This circa 1910 British cadet who can’t be more than 12-13, is proudly posing in his green wool uniform with peaked cap and sword by the side.
I find this photograph quite beautiful yet sad and haunting. This boy went on to fight in the First World War at a very young age, of this there’s no doubt.
I also find interesting that his paper picture was framed in a tintype case.
So I asked myself, “is there a name or note hidden to the back of the picture?” I opened it.
Well, it wasn’t all for nothing (I think I would have kicked myself if I found nothing but something told me). It did reveal a note, the partial name of the boy and that this is a RPPC with the divided back, which dates the picture to around 1907-1914; it fits the era of the uniform.
I think his surname was either Stan or Stanley, and his given name most likely Carl or Charles.
Of course I put the case back together and wrote the name in pencil on the outside.
Those cases are fragile but this one had already been meddled with by someone who removed a tintype and replaced it with this RPPC, so I took a chance. I can imagine a family member lovingly doing this or the boy himself to give as a keepsake.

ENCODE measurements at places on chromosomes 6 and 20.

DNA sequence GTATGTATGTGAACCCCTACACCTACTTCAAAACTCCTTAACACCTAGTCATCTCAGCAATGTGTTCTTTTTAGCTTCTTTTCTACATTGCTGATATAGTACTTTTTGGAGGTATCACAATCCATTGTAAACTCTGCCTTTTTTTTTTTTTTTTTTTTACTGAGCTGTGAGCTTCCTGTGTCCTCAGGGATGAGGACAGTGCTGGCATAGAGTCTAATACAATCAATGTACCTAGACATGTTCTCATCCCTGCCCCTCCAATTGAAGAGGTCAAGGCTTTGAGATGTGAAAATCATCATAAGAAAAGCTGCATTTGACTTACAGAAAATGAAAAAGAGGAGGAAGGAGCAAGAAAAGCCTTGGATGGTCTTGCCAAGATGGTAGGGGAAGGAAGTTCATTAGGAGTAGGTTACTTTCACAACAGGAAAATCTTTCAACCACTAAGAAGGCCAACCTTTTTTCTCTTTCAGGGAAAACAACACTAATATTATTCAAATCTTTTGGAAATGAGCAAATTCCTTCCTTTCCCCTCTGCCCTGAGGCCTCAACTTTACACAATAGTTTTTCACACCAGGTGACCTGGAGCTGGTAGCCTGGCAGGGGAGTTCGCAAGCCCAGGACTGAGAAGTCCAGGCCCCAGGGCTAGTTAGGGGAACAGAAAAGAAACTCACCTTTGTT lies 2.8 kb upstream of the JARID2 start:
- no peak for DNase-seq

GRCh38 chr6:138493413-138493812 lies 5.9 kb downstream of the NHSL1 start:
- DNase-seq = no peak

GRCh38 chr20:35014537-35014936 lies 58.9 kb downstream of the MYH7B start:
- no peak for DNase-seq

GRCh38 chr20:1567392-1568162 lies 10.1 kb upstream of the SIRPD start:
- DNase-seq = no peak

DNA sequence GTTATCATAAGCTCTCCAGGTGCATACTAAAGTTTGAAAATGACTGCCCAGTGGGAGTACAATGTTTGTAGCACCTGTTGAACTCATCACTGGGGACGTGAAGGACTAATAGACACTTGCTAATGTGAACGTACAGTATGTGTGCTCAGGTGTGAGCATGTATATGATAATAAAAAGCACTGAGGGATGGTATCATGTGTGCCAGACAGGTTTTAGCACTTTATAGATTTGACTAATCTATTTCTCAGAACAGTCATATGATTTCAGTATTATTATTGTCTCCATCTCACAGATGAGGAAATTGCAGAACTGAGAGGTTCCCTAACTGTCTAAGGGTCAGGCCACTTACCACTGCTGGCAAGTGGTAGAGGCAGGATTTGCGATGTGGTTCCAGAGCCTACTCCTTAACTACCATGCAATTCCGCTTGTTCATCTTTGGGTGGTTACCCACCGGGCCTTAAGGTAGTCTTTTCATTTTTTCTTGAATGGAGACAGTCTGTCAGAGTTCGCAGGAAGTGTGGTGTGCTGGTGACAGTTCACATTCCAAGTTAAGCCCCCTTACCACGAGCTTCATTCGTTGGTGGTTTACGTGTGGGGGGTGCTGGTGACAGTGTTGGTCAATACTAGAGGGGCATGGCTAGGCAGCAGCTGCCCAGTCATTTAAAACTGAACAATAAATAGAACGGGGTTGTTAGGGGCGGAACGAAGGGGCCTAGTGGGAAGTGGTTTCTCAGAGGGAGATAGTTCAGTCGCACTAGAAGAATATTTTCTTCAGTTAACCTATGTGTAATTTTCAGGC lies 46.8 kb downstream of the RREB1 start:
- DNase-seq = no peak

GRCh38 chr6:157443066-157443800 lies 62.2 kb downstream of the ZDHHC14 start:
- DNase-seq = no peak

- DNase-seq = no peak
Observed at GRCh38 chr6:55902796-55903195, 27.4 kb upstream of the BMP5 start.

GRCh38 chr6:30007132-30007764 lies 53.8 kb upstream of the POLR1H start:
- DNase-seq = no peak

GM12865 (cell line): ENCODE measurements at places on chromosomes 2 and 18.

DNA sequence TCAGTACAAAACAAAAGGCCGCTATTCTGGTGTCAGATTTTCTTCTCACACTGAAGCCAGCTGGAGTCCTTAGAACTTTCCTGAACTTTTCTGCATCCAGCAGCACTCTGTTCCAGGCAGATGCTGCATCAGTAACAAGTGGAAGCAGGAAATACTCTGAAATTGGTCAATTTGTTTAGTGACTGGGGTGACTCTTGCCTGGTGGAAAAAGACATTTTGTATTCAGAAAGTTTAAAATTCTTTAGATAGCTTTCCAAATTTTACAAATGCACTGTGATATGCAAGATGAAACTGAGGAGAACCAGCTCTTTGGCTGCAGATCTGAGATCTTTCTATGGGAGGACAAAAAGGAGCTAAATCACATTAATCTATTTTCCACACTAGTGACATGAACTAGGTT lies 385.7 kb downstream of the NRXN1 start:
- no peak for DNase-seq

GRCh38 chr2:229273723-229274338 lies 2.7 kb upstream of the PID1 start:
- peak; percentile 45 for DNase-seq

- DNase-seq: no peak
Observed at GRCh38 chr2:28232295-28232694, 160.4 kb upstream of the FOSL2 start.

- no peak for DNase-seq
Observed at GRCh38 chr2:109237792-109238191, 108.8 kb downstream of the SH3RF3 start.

One million British soldiers and allies died during World War I. I set to research some for a match and got sidetracked reading the many individual stories of those who fell. I won’t lie, as an army wife it was particularly emotionally exhaustive, and a partial name isn’t enough to come to a definite conclusion, but I tried. I did find two soldiers by the shared name of Charles Stanley who died in 1917 and 1918 at the same age (19). No one by the name Stan Carl or Charles died during the war is all I can say for sure.
(On Netflix in the U.S you can catch Our World War, a three part BBC docu-series of particularly powerful individual stories of British soldiers who experienced those truly horrible years. If you can get past the choice of music for the soundtrack I highly recommend it. The husband says it is to relate to younger audiences.)